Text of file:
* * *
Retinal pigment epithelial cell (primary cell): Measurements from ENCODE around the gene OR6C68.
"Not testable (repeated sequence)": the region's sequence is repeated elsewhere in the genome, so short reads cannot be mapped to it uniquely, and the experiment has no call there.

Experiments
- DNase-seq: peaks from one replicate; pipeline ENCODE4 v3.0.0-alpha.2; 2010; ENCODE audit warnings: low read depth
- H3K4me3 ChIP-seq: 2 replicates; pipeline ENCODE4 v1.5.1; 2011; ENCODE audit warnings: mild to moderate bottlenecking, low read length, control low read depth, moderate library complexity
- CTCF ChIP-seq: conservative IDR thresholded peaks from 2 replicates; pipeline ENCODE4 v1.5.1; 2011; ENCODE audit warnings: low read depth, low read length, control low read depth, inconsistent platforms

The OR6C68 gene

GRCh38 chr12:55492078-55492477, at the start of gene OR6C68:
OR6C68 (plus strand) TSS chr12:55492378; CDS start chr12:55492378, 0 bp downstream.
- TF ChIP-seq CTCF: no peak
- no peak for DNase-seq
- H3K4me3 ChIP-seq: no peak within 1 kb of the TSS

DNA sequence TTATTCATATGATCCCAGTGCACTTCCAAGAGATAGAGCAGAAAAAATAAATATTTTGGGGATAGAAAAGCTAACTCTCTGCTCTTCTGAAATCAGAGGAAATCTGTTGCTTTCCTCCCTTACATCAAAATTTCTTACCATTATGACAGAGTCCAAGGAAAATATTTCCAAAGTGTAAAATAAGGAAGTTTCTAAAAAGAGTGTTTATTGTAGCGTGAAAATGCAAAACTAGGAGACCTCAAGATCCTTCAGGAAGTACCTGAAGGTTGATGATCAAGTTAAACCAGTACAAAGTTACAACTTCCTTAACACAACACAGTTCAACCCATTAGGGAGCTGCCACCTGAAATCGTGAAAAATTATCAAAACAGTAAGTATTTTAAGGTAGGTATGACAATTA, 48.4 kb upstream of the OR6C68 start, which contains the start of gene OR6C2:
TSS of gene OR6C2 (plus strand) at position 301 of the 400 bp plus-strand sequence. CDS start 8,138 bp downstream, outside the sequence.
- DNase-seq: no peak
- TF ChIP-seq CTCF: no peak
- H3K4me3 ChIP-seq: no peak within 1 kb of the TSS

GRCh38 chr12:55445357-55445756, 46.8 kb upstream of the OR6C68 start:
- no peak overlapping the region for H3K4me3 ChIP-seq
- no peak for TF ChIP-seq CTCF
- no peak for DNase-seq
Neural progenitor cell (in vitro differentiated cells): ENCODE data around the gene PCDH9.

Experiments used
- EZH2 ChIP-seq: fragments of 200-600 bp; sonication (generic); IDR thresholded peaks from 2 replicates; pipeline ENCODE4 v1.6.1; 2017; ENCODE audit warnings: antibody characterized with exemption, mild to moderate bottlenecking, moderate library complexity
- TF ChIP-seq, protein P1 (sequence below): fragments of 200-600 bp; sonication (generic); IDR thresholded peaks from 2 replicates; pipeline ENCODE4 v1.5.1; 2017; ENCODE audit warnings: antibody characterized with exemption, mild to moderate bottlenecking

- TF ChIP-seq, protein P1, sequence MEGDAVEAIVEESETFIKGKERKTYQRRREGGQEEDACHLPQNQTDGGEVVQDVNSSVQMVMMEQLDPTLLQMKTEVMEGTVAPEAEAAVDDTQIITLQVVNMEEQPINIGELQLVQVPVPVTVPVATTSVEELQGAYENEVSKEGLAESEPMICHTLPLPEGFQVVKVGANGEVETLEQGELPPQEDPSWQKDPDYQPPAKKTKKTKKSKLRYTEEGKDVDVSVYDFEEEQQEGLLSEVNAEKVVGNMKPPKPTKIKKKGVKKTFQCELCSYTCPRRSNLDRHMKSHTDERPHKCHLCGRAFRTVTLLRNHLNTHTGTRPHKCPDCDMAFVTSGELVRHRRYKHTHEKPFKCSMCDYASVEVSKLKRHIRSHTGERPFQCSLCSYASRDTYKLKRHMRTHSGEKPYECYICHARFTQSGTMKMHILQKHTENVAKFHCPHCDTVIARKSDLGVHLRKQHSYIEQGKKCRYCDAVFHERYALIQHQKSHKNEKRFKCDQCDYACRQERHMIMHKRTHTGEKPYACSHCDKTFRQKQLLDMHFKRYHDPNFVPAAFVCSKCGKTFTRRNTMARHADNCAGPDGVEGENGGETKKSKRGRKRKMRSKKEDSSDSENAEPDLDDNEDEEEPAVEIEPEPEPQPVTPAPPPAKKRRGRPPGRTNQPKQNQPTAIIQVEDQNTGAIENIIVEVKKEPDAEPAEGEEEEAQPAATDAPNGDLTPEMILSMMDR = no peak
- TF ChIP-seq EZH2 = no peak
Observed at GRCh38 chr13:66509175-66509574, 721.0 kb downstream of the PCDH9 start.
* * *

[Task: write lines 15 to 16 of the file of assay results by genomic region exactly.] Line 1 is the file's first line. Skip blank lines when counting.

- DNase-seq: no peak
- TF ChIP-seq CTCF: no peak